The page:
The Buick LaCrosse is the middle child of the range, slotted above the Regal and below the terrible Lucerne. The Regal is too cheap to put in this test and the Lucerne would have ranked below the Lincoln, which is last. The new LaCrosse was rated one of our under the radar cars and with good reason. It looks better than the old version and the interior is one of the best in its class. The ride is quiet and smooth, but sometimes a bit too smooth, and the V6 motor is pretty decent. That being said, performance is just adequate and there is little space in the rear, which is shocking for a car of this size. Prices start at $26,245, cheaper than the rest of the cars on this test.
5) Cadillac CTS
The new CTS is far better than the old one, but you don’t go from bad to first place in one generation. It takes time to do something like that and, although the CTS is a step in the right direction, it still isn’t as good as its German rivals. The exterior of the CTS looks to have been designed by a man who only had a ruler, as you would be hard pressed to find any curves. Inside, the CTS is nice and easy to use, but we would have liked the build quality to be a bit better. The handling is good and the motor is decent, but the Cadillac lags behind its rivals in those two categories. The front seats force you to be in a weird driving position and the suspension on the sport models is really hard. Prices start at $35,165 for the Cadillac.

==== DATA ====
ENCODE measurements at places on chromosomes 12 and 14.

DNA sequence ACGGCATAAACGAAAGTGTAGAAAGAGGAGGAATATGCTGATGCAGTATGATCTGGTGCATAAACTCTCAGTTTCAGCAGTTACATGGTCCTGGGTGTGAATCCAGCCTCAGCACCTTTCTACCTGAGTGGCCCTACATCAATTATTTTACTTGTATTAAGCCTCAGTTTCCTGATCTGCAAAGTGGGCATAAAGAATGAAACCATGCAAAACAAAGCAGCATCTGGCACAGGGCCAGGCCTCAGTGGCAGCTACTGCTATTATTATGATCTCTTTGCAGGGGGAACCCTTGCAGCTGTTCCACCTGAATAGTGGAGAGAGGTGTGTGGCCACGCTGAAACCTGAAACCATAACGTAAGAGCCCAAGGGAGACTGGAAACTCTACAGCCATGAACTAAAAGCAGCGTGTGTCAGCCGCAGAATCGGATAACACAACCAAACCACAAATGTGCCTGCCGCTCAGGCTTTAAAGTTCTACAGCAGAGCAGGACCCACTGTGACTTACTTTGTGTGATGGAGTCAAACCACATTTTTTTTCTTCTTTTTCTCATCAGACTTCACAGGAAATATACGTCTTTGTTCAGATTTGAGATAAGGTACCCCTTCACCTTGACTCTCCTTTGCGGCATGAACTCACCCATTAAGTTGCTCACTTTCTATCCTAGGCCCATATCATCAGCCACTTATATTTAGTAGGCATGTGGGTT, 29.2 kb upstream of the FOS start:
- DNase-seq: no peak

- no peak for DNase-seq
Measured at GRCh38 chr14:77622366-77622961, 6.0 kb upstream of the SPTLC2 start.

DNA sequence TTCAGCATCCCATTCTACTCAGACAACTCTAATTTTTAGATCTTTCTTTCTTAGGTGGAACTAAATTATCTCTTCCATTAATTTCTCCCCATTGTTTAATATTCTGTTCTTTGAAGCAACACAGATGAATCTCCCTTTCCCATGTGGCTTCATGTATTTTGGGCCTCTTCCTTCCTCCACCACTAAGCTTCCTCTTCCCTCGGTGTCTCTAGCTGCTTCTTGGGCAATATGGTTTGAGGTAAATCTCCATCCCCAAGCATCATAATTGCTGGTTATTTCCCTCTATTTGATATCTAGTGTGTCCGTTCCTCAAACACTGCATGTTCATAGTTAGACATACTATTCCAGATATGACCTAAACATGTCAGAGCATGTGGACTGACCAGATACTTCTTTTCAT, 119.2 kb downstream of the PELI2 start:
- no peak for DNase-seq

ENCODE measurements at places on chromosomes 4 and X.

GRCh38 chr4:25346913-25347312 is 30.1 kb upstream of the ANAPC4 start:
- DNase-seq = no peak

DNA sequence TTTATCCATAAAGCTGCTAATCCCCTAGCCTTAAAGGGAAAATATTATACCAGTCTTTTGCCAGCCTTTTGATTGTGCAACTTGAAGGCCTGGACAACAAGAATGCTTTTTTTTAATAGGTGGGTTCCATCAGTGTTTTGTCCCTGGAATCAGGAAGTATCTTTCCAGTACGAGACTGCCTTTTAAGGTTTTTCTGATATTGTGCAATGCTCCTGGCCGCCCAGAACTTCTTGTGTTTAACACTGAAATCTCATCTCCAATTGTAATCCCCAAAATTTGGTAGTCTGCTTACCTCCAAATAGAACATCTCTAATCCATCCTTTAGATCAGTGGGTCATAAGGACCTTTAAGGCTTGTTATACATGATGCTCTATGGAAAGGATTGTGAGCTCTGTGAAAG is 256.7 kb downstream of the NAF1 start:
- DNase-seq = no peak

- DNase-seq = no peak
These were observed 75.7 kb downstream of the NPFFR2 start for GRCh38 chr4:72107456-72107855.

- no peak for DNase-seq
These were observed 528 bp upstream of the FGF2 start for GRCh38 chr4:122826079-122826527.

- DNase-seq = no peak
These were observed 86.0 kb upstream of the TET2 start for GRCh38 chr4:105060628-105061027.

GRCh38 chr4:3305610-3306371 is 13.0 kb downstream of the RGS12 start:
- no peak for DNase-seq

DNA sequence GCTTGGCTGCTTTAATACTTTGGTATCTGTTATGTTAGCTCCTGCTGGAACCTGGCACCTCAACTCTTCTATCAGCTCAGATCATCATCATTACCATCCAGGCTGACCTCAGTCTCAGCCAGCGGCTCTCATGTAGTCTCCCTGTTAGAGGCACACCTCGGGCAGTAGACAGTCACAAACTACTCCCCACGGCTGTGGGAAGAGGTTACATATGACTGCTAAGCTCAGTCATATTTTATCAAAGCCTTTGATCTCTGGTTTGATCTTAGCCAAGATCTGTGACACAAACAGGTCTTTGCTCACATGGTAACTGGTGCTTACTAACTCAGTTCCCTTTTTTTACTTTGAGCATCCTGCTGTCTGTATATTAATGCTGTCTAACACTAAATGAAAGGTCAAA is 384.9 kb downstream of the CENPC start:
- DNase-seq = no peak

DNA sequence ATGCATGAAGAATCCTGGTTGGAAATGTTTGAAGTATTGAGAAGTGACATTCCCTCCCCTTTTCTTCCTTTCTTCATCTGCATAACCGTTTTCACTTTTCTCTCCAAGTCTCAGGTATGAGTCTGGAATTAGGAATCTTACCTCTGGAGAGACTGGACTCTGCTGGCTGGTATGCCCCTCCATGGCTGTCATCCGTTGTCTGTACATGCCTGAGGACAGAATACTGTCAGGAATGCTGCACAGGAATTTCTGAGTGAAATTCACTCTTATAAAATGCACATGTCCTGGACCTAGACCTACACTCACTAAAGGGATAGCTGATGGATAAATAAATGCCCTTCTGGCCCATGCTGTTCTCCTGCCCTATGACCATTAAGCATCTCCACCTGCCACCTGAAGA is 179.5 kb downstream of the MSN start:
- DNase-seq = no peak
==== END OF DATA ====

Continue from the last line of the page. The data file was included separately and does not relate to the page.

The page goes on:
4) Mercedes-Benz C-Class
The old C-Class was mediocre. It wasn’t terrible, but it wasn’t all that great. The new Mercedes C-Class is a massive leap in the right direction and a big step to catching the top three cars on the list. The exterior is gorgeously gaudy. There are chrome accents, big wheels, and that massive emblem on the front grille. This car stands out and in a good way. The build quality is back to where it should be and the ride is very comfortable. There is little noise on the motorway and the engine is very refined. On the downside, the cabin is a little dull and the price is a bit more than the competition. The base C-Class starts at $33,600.